N.H. House panel drinks in labeling debate

Bill would loosen rules on what can be shown on bottles
Photo by Bob Sanders
Current state law bans ‘any reference to minors’ on the labels of beverages like Founder’s Breakfast Stout.

Should a store be able to sell a bottle of beer with a label showing a child eating a bowl of cereal?

Currently it can’t. New Hampshire law requires that the State Liquor Commission ban “any reference to minors, pictorial or otherwise” from beer labels sold in the state.

But, in a bill he introduced Thursday to the House Commerce Committee, Rep. Keith Murphy, R-Bedford, would like to add a caveat: “unless the commission determines that such reference is not intended to appeal to minors.”

That language, said Murphy, should satisfy opponents of the last attempt to remove the current restriction, which, he argued, infringes on commercial free speech and doesn’t get at what the commission is trying to discourage – underage drinking.

But the commission likes the clarity of the law current law and is opposed to the bill.

“This puts the onus on the commission and creates a target every time someone has a different opinion on a particular label,” said Craig Bulkley, the commission’s chief operating officer.

The commission has to rule on thousands of labels, so leaving another thing open to interpretation “is just adding another step to bog down the process,” added James M. Wilson, director of enforcement and licensing.

A six-pack of Founders Breakfast Stout, a specialty beer that includes, among other ingredients, oats and chocolate, was in front of the committee’s chair, Rep. John Hunt, R-Rindge, at Thursday’s hearing.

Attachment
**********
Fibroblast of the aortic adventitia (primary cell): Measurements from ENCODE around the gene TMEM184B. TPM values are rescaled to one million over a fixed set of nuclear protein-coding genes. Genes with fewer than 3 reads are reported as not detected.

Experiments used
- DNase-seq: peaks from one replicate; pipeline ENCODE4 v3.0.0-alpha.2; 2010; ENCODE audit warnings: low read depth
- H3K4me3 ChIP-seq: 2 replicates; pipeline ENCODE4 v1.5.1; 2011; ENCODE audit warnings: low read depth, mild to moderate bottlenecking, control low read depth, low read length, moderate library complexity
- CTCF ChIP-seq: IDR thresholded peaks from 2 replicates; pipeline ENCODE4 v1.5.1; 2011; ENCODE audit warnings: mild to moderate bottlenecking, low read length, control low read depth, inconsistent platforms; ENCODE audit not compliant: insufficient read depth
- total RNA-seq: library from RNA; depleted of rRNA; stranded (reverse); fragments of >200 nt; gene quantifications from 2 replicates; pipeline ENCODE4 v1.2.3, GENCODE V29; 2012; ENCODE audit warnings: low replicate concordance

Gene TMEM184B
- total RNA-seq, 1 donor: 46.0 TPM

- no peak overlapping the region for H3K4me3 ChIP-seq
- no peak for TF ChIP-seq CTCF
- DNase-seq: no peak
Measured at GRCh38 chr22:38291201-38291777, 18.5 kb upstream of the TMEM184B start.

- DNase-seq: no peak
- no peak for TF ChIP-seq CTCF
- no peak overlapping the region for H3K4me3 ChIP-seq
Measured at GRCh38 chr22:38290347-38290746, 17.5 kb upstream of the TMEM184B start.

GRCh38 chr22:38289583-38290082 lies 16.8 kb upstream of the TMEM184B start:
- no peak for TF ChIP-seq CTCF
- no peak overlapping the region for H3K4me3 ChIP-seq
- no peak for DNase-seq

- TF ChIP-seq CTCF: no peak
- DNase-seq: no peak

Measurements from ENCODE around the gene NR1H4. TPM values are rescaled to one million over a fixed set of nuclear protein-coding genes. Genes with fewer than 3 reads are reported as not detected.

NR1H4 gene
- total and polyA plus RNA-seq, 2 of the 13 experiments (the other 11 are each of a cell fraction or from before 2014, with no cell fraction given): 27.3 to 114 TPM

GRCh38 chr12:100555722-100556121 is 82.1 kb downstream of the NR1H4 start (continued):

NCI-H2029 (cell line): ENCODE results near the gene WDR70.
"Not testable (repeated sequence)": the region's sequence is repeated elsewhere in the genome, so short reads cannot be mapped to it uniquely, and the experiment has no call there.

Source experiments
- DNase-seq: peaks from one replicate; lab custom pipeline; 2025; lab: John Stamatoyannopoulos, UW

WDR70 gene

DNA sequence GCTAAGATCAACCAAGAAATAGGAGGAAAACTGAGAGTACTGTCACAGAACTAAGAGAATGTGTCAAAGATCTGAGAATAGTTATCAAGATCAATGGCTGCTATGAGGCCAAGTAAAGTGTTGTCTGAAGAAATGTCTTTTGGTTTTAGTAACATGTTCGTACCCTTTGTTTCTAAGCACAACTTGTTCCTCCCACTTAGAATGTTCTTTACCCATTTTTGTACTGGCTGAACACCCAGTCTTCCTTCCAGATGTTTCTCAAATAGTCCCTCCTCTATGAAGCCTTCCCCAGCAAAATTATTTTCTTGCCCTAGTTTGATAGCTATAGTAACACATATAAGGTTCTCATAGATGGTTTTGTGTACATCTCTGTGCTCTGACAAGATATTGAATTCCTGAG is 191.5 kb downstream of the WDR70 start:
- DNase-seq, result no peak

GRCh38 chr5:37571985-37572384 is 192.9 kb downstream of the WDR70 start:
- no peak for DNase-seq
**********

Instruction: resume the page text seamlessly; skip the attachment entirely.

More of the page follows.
On the label, a child, looking vaguely like the Quaker Oats mascot, holds a big spoon placed where a mustache might be in a few decades and a bowl nearly as big as his head.

It appeared to be marketing to those who like wholesome food, not some teenager looking to get drunk, said Hunt.

“We all eat oatmeal,” he said. “Might as well put a health heart on it.”

Wilson agreed that it was not intended to “induce underage people to drink. It is clearly a child eating a bowl of something.”

But that isn’t entirely the point, said Jim Monahan, a lobbyist for New Futures, a nonprofit group that focuses on alcohol and drug abuse. The concern, he said, is that it might “confuse a minor to consume the product.”

If that is the commission’s concern, said Andy Day, co-owner of The Drinkery beer stores in Derry and Londonderry and the Cask and Vine bar in Derry, then how do you explain even more confusing labels found on the shelves at the state’s liquor stores?

He pulled out a machine gun-shaped bottle of vodka that was more intriguing to his young son than the child on the beer bottle. Then he produced a liquor bottle that looked like an old-fashioned milk bottle. The product is called “Chocolate Milk,” which he said certainly might be confused for a dairy product.

The breakfast stout on the other hand clearly looks like a bottle of beer, Day said. And there is quite a demand for it. Indeed, said Day, people buy the beer in nearby states, but he is not allowed to carry it.

“It’s like dollar signs falling out the window that I can’t pick up,” he said.

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